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AIG tries to quarantine another $10 billion in credit default swaps
By Mary Williams Walsh
December 10, 2008

NEW YORK: American International Group has said that the $150 billion U.S. government assistance package it received last month is incomplete, and that it still needs to find a way to quarantine about $10 billion worth of troubled financial contracts.

The U.S. insurer said Tuesday that the contracts were credit default swaps, the same insurance-like type of contract that was at the heart of its liquidity crisis in September. But these contracts were insuring a different type of asset than the ones covered by the assistance package.

For that reason, they could not be quarantined in the special-purpose entity that AIG and the Federal Reserve were creating.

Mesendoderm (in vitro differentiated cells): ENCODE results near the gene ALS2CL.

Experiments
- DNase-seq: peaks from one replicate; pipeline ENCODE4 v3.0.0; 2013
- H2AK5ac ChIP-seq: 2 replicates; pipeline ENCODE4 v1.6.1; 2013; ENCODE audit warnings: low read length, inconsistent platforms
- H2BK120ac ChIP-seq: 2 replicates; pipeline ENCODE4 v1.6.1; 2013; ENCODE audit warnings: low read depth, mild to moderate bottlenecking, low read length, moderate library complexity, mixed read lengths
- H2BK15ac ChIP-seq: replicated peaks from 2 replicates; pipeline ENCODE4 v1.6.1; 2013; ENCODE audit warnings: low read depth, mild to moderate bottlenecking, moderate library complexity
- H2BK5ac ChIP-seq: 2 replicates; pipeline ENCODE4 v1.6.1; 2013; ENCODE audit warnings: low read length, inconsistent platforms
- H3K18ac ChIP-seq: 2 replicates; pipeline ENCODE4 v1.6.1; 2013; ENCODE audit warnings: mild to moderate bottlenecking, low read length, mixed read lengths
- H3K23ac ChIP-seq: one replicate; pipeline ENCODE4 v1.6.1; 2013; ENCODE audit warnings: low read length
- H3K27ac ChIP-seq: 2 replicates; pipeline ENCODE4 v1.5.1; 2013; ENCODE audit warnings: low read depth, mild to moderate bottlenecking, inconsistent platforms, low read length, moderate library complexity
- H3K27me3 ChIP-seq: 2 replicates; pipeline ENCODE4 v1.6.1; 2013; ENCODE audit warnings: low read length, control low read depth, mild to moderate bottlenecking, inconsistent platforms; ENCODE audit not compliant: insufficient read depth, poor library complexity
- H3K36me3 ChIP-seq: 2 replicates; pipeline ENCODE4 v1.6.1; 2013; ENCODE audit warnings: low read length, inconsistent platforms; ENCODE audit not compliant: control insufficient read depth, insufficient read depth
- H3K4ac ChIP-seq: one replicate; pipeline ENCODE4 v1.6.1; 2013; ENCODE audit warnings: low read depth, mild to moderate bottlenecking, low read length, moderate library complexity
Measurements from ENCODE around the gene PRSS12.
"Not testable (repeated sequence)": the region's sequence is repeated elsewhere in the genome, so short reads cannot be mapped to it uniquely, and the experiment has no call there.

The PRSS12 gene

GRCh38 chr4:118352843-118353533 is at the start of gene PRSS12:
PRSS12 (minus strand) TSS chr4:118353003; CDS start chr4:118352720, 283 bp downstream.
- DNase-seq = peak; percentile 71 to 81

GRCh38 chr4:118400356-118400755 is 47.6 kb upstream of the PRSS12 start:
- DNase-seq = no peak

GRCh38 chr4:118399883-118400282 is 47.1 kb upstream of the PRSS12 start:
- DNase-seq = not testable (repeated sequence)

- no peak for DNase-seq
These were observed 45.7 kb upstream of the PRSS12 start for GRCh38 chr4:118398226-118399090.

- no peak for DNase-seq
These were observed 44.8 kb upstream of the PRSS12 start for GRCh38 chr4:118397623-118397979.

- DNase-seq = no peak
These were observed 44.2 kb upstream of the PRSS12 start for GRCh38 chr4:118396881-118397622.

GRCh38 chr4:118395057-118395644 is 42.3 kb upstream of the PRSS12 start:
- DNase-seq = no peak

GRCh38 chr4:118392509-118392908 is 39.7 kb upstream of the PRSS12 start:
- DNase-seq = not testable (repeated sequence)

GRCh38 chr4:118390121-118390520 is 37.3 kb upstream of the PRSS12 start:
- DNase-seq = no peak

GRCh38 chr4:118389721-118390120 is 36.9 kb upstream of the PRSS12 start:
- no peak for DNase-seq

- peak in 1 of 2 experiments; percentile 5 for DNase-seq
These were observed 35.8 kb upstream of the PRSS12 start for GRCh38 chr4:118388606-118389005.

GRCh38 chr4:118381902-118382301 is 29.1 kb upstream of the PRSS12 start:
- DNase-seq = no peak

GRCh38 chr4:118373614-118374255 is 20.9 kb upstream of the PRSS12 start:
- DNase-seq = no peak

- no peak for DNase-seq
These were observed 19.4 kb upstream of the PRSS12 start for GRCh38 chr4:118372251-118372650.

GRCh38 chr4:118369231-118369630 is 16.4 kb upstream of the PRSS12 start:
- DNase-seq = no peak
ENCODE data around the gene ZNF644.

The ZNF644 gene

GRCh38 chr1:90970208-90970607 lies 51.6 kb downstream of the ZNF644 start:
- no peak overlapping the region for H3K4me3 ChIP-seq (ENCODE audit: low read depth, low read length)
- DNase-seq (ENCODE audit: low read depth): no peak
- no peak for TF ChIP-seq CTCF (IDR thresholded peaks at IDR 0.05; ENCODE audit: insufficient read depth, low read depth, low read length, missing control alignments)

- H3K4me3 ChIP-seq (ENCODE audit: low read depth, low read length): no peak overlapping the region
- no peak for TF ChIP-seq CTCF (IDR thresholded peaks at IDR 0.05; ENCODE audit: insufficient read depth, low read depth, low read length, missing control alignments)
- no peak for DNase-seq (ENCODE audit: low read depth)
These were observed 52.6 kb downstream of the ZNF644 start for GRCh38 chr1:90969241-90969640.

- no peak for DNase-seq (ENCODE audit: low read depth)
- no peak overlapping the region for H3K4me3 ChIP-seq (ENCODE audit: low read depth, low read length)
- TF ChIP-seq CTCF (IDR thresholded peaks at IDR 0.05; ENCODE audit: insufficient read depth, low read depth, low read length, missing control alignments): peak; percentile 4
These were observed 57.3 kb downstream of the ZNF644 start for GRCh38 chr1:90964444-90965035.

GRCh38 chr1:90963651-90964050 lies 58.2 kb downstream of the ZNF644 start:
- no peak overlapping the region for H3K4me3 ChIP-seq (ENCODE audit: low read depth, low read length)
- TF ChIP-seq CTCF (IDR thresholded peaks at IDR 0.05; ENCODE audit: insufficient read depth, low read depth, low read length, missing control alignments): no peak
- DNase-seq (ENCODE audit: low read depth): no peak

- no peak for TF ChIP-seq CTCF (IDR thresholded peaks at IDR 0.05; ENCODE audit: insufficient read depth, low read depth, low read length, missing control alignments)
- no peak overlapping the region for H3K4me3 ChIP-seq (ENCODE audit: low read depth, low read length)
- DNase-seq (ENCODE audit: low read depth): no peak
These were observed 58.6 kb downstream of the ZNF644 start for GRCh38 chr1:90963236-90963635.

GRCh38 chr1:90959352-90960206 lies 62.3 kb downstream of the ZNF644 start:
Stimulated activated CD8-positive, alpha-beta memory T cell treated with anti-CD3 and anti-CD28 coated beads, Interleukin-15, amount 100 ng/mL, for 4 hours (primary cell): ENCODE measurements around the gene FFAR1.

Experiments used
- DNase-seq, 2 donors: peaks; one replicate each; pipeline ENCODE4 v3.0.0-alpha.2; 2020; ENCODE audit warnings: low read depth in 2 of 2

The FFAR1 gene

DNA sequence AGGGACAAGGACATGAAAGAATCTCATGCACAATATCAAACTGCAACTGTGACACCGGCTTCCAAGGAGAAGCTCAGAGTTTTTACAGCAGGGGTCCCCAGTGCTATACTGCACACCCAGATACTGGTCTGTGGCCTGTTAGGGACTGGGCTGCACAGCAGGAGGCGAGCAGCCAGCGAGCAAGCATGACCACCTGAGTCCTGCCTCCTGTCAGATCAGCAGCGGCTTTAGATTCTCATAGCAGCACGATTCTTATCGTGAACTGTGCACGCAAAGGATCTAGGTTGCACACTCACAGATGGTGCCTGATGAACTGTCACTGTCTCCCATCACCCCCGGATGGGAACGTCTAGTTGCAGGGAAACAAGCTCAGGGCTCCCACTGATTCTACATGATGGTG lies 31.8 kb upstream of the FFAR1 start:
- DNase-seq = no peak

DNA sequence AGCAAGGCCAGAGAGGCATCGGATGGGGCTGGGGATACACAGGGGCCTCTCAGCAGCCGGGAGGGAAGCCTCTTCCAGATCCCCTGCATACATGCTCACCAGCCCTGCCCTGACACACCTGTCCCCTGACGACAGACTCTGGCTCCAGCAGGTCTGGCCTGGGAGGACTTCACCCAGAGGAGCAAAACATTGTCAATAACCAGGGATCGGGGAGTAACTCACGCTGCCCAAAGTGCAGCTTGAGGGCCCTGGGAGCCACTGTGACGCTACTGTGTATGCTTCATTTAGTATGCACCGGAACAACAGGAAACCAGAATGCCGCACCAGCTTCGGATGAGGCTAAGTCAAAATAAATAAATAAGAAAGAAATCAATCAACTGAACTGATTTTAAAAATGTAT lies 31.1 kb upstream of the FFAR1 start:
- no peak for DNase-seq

"We've got to figure out some other way of unwinding these," said a spokesman for AIG, Nicholas Ashooh. "We're working on it."

In November, AIG said it was creating a special-purpose entity to buy billions of dollars worth of complex debt securities, for which AIG had sold insurance. The securities have lost value, and as their insurer, AIG was subject to collateral calls that it could not afford.

As of September, AIG said that its portfolio of credit default swaps on the debt securities was worth about $71.6 billion. About $41.6 billion worth of those have already been bought by the special-purpose entity, Ashooh said. AIG has reached agreements to buy roughly $12 billion more, he said, but it has not been able to identify who is holding the underlying debt securities.

But about $9.7 billion of the original amount turns out to be ineligible to be bought, because the securities involved are not really securities. They are pools of derivatives that behave like debt securities.

Ashooh said that although the $9.7 billion worth of swaps had not yet been wound down, it could not lead to an open-ended round of collateral calls like the one that nearly toppled AIG in September. He said that was because not all of the contracts contained collateral provisions.

The $10 billion worth of unresolved obligations was first reported Tuesday by The Wall Street Journal.

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